Attend Dog Shots and learn to photograph your dog
It’s time to schedule our spring DOG SHOTS workshop! This is a popular one for brand new pet photographers. So mark SATURDAY, MAY 31, 2014 from 9-4 on your calendars. We start with the very basics and teach you to see the light and use the manual settings on your camera. This is our MOST BASIC workshop — so even if you’ve only had your camera a few months, don’t be concerned. We’ll start at the beginning, working with live dog models in a variety of lighting situations. It’s one full day and it’s held in Teresa’s studio and the nearby park. The cost is $295 which includes your lunch. All you need is your DSLR, your comfortable clothes and your willingness to learn.
The fee is non-refundable but if you find at the last minute that you cannot attend, we will apply the fee to our NEXT Dog Shots workshop –which in this case will be in the fall. Use this paypal link to pay your fee and we will send you the information sheet with the details.
I recently ran across this short video showing photographer Portia Shao shooting at her local animal shelter. It includes a great testimonial from the assistant manager of the shelter describing the effect that good photography has made on their adoptions. Please share the video! And be sure and look at the lighting setup. For those of you using studio lights, she gives a good look at light placement and backgrounds. Enjoy!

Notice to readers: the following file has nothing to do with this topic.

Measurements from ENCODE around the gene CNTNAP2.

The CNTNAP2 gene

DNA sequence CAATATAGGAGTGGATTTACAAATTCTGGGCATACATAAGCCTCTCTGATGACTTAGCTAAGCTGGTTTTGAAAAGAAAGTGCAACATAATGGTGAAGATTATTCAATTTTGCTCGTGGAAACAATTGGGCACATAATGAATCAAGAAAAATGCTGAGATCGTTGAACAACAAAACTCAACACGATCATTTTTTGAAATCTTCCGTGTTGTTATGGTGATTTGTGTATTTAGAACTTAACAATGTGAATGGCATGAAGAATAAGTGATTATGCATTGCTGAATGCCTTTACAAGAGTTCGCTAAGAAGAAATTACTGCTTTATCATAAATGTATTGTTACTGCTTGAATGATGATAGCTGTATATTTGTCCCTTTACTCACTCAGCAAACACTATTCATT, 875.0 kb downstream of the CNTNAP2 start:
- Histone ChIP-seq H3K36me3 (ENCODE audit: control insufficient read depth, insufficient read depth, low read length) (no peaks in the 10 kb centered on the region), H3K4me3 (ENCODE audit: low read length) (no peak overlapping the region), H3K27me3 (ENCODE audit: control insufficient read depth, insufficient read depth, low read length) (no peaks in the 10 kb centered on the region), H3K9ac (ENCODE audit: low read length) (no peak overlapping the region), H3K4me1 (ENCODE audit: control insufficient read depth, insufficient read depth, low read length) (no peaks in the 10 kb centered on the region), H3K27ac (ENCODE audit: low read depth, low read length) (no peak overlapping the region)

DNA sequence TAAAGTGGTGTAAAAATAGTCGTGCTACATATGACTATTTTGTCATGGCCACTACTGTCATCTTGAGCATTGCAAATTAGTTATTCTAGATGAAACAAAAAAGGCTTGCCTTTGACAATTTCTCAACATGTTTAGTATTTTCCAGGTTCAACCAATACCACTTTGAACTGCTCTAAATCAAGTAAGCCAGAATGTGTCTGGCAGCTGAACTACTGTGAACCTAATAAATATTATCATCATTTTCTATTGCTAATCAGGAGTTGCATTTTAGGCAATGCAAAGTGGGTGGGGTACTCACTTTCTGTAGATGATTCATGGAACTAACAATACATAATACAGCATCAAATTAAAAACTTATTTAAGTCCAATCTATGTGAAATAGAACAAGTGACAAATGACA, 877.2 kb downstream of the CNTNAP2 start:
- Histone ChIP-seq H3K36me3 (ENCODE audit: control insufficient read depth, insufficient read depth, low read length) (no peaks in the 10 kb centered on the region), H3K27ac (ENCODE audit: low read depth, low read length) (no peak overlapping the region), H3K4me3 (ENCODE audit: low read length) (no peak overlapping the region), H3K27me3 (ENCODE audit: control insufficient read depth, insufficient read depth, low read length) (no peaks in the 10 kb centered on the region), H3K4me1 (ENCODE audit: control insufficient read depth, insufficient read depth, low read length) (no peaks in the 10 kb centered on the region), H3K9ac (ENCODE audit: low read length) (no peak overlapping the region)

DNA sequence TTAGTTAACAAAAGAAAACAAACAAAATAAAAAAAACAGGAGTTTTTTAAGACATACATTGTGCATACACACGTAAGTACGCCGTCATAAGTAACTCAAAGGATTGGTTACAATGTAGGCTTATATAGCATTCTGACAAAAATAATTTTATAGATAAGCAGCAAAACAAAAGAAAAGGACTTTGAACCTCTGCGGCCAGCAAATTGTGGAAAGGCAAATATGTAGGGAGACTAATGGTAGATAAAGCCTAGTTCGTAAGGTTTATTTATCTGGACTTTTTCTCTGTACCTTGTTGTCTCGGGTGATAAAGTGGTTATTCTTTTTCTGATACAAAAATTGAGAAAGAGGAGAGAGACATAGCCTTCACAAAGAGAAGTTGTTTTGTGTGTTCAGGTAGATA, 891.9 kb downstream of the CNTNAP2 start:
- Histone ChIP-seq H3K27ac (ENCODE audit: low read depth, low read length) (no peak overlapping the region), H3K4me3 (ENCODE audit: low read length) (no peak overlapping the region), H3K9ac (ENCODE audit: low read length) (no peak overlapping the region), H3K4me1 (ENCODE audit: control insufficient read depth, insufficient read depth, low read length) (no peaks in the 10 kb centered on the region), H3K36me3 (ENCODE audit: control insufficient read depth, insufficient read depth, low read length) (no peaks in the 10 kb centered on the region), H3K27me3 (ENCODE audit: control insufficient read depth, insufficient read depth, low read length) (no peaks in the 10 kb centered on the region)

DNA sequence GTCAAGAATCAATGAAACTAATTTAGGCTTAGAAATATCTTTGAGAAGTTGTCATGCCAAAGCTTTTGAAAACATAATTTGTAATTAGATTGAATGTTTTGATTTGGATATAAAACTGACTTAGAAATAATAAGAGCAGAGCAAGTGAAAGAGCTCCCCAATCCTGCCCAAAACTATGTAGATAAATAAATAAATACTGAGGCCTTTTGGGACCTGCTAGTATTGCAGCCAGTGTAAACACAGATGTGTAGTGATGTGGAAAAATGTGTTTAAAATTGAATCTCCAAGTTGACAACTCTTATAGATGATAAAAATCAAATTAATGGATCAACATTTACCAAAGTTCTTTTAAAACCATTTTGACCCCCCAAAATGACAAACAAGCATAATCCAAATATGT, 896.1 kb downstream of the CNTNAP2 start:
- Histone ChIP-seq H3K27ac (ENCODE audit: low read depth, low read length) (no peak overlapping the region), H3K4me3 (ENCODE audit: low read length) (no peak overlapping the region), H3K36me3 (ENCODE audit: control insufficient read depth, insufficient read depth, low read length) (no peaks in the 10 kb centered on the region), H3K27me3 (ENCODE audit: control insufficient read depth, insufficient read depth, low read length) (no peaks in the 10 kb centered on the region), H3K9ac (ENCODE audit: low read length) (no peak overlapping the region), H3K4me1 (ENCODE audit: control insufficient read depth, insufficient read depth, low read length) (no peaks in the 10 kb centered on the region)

This quick helpful video will show just how easy it is to make your own light source. Many people don’t realize that a big reflector, placed directly opposite the main light source (a window, an open door, or a studio flash) takes the place of a second light. And they don’t scare the pet yet form a natural barrier to help keep the pet in front of the camera.
A large reflector like this will significantly fill in the shadow side of the face and keep you from losing all the detail. Angled carefully, they can also put a nice catchlight in your subjects eyes. And they’re SUPER CHEAP! So start building yours today!
Click here to see the video about making a free-standing reflector for portrait photography… Thanks, Tiffany Angeles for the great video!
This simple little basket is a life-saver! I set it next to me when I’m shooting and it keeps me from having to jump up and go hunting for the little treasures that it holds. I can’t tell you how distracting it is for your subject when you walk away and start digging in a drawer or a box. Their concentration will be completely blown. I keep a couple of noise makers, a couple of eye-catching things (for deaf dogs and hunting dogs) and a few treats and some bling. What could be better? Make a list of things you need and keep them close at hand.
I originally photographed this basket as a part of my preparation for the Unleashed Workshop — which we will be offering again soon.